3- Thinking everything will go as planned
It could be! But that might not be the case – so keep an open mind and leave room for the unexpected. Anything can happen on a road trip: car breakdown, illness or injury, change of itinerary, accommodation cancellation and more. Be ready and open to adapting your plans, and be ok with missing things if necessary!
Plus, the beauty of road-tripping is to wander and go off the beaten tracks, so leave space for exploration and adventure!
4- Forgetting the busy seasons
Each country has its own busy period depending on the season and cultural events such as bank holidays, festivals and more. Therefore, do your research beforehand, as this will impact your road trip through prices and crowds.
In addition, research the weather at your destination as much as possible. The weather can be extreme in some countries, so you do not want to be in the wrong place at the wrong time.
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How to reduce your eco-impact on the road
Are you looking forward to your amazing road trip? I understand! Road trips are a fantastic way of travelling as they allow us to move freely and discover so many incredible places at our own pace. However, they can also have negative environmental impacts. That is why considering our carbon footprint and adopting eco-responsible habits is essential.
Here are some sustainable tips on making your road trip more eco-friendly and having a positive impact on the places you visit.
PREPARE YOUR ROUTE
I know getting lost on a road trip can feel fun and exciting. But when trying to minimise your footprint, it is best to plan your route to avoid unnecessary travel. In addition, the shorter the distance you travel, the less fuel you will use and the less harmful emissions you will produce. Tip: Get offline maps to stay on track even if you lose signal.
PLAN YOUR MEALS
Another great way to reduce your impact on the road is to plan your meals. Throughout your journey, try to find local restaurants or eco-friendly facilities. You can try the local cuisine or wander through local markets and buy fresh produce.
MAKE YOUR TRIP PLASTIC-FREE
As you might know, plastic packaging is a significant environmental issue and causes concerns for wildlife and the preservation of natural landscapes. Therefore, avoid plastic as much as possible and bring reusable items instead. Choose eco-friendly alternatives, like reusable tote bags, cutlery, plates, etc. Tip: you can also buy filtered water bottles to refill your water anywhere.
CHECK YOUR CAR
Make sure your vehicle is in the best possible condition for the road: check the engine, oil level and tire pressure before your trip. In addition, use the available features in your car, like cruise control, to help you maintain your speed and reduce excess emissions. And even better, drive an electric vehicle if possible! (Or a bike for the most courageous).
LEAVE NO TRACE
Aim to leave a place better than you found it. For example, dispose of your litter appropriately and pick up any trash you encounter. Be respectful of the land and do not drive over protected areas. And finally, stay on the marked trails when hiking, as going off can be dangerous for flora and fauna.
Be mindful of your surroundings and adopt a responsible attitude towards wildlife, on land and in the sea. Do not come close to, feed or touch animals and corals. Remember that you are only a guest in their home.
Want more inspiration?
- Sustainable Travel Guide: What, Why & How
- 10 Best Zero-Waste & Reef-Safe Sunscreens
- Sustainable Beach Guide: 10 Easy Eco-Tips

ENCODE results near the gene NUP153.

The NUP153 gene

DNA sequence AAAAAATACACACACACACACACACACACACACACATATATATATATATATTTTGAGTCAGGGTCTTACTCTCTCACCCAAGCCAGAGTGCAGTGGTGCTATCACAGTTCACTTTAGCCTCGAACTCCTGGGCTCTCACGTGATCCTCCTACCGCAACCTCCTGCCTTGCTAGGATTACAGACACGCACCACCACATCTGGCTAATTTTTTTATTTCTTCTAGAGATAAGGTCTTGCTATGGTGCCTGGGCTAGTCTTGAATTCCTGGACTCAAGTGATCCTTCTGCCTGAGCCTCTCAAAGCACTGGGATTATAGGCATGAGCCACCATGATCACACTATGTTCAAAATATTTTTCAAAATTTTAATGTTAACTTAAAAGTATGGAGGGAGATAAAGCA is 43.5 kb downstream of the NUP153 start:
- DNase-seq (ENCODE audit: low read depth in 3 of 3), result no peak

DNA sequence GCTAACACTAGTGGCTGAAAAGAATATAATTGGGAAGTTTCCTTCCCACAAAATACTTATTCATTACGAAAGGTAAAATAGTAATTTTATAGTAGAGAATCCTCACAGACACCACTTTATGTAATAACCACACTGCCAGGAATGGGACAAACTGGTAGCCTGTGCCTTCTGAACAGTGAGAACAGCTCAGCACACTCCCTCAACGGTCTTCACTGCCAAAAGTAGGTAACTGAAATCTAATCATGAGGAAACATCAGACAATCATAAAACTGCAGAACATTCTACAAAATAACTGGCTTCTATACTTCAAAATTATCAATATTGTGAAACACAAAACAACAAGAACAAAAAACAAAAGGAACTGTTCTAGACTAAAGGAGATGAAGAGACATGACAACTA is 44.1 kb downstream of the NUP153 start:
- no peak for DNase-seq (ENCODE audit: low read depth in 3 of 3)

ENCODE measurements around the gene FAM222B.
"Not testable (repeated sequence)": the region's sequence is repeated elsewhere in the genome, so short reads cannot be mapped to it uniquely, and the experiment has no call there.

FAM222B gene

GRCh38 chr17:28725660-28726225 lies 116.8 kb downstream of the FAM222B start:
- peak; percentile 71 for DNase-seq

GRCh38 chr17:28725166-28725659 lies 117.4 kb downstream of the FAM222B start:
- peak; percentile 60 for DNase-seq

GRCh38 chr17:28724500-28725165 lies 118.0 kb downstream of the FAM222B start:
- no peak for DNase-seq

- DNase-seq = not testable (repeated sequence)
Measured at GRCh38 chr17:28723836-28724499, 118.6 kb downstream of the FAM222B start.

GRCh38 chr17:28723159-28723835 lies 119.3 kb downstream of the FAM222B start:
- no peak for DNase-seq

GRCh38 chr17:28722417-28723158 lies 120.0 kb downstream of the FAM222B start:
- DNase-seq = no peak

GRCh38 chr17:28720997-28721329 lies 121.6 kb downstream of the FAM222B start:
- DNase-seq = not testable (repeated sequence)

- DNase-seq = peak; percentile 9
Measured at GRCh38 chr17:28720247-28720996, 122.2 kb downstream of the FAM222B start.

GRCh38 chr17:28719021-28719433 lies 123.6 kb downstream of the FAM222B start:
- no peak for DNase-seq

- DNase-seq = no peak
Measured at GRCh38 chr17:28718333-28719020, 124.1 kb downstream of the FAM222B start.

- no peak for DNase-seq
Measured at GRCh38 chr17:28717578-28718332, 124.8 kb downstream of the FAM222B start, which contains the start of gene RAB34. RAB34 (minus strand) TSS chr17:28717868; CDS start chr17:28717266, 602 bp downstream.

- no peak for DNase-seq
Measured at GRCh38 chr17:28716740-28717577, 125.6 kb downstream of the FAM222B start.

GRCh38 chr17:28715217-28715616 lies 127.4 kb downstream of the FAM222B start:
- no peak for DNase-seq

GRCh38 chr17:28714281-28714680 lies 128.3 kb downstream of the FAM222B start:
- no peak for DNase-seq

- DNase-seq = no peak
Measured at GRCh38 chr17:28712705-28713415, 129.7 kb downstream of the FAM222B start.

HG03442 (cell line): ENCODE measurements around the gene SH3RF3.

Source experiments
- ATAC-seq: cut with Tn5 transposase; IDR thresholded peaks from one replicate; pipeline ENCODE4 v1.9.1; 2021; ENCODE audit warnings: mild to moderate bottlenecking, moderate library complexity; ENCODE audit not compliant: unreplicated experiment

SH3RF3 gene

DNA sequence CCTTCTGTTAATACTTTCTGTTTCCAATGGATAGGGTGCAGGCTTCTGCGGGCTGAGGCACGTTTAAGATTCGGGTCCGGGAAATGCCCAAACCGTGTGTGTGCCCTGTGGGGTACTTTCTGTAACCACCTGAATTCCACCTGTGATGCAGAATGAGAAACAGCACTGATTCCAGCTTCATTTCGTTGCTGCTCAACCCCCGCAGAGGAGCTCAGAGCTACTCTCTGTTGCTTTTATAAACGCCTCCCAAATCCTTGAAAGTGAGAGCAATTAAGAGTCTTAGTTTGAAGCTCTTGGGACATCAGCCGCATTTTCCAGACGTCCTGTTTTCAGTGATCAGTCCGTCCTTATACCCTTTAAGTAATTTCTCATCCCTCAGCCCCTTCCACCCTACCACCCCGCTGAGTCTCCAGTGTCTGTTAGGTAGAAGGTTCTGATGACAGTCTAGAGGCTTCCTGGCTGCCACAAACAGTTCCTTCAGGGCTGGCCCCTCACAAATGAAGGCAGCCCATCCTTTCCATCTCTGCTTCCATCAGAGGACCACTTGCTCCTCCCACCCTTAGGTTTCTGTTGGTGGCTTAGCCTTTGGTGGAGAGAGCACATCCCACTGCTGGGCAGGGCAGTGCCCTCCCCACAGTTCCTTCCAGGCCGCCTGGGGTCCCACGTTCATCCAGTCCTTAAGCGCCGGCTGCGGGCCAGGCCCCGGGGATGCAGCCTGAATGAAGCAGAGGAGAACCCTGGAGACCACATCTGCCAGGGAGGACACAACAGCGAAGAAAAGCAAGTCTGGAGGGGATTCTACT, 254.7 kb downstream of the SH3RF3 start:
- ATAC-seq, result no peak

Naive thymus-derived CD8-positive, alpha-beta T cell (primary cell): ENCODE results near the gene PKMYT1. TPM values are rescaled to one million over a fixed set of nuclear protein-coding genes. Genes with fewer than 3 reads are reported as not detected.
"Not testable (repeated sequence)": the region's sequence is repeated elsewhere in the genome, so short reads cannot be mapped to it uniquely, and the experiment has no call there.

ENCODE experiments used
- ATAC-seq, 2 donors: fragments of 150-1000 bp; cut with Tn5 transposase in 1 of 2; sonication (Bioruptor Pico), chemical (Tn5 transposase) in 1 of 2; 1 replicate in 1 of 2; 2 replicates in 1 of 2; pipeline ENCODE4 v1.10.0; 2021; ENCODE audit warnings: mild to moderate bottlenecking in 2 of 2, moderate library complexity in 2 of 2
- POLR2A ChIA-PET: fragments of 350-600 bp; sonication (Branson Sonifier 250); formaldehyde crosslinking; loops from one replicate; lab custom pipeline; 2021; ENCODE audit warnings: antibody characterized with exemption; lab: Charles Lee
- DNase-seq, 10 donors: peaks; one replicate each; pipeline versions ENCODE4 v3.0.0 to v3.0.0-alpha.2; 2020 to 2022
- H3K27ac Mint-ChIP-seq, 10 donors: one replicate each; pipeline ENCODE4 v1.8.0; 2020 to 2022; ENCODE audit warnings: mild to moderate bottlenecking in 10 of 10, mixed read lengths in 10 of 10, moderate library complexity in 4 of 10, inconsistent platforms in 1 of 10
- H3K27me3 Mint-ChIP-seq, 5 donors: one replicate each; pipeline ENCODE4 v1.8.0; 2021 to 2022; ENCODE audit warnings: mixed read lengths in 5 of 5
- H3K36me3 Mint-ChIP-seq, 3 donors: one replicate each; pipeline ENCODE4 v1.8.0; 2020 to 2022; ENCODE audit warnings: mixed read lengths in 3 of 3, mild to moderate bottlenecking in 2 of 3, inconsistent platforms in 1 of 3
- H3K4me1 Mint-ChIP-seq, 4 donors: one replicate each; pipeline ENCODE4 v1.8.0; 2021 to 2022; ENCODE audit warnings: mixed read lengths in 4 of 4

Download your FREE sustainable travel checklist ↓
Want to surprise a friend or loved one? Check out this article:
15 Best Eco-Friendly Gift Ideas for Travellers
Best apps & websites for your road trip
I have mentioned many different apps and software in this article, but I thought I would also put them in one place to make it easier for you.
PLANNING + ON THE ROAD
- Roadtrippers (best road trip planner app)
- TripIt (best itinerary organisation app)
- Google Maps (an all-time favourite)
- Waze (get the best road and avoid traffic)
- GasBuddy (find the cheapest gas stations)
- Viamichelin (estimate the cost of your trip)
- iExit (let you know where to stop)
- Booking.com (easily compare and book)
- Airbnb (find unique gems)
- Couchsurfing (stay with locals)
- Ecobnb (find a sustainable accommodation)
- Bookdifferent.com (stay in green hotels)
THINGS TO DO AND SEE
- Tripadvisor (get reviews and travel advice)
- FairTrip (find the best authentic & local places)
- GetYourGuide (access popular tours and attractions)
- Bikemap (explore over 9.3 million cycle paths)
- AllTrails (best hiking routes anywhere around you)
BE MORE ECO-FRIENDLY
- Klima (reduce your carbon footprint)
- Closca Water (find nearest water fountains or refill points)
- Ecosia (best eco-friendly search engine)
- HappyCow (find vegan and vegetarian restaurants)
- My Little Plastic Footprint (reduce your plastic footprint)
- Green Travel (make better eco-friendly travel decisions)
- Too Good to Go (rescue magic bags of surplus, unsold food)
Check out this article for more eco-travel apps: 10 Best Travel Apps for Exploring Sustainably.
How to plan a road trip – FAQ
Yes, the best free app for planning a road trip is RoadTrippers. The app allows you to plan your unforgettable adventure in one place, from the top local restaurants to the best places to visit.
Brainstorm, do your research, write down everything you want to do and see, gather your discoveries by location, head to Google Maps and start drawing your route with your multiple stops.
You should stop as much as you need! There are no rules – you decide. However, I would recommend breaking down your route as much as possible. Road trips are tiring, so plan enough stopovers to pause and recharge.
And you, how do you plan a road trip? What is your favourite destination?
Let me know in the comments below!
With love ♡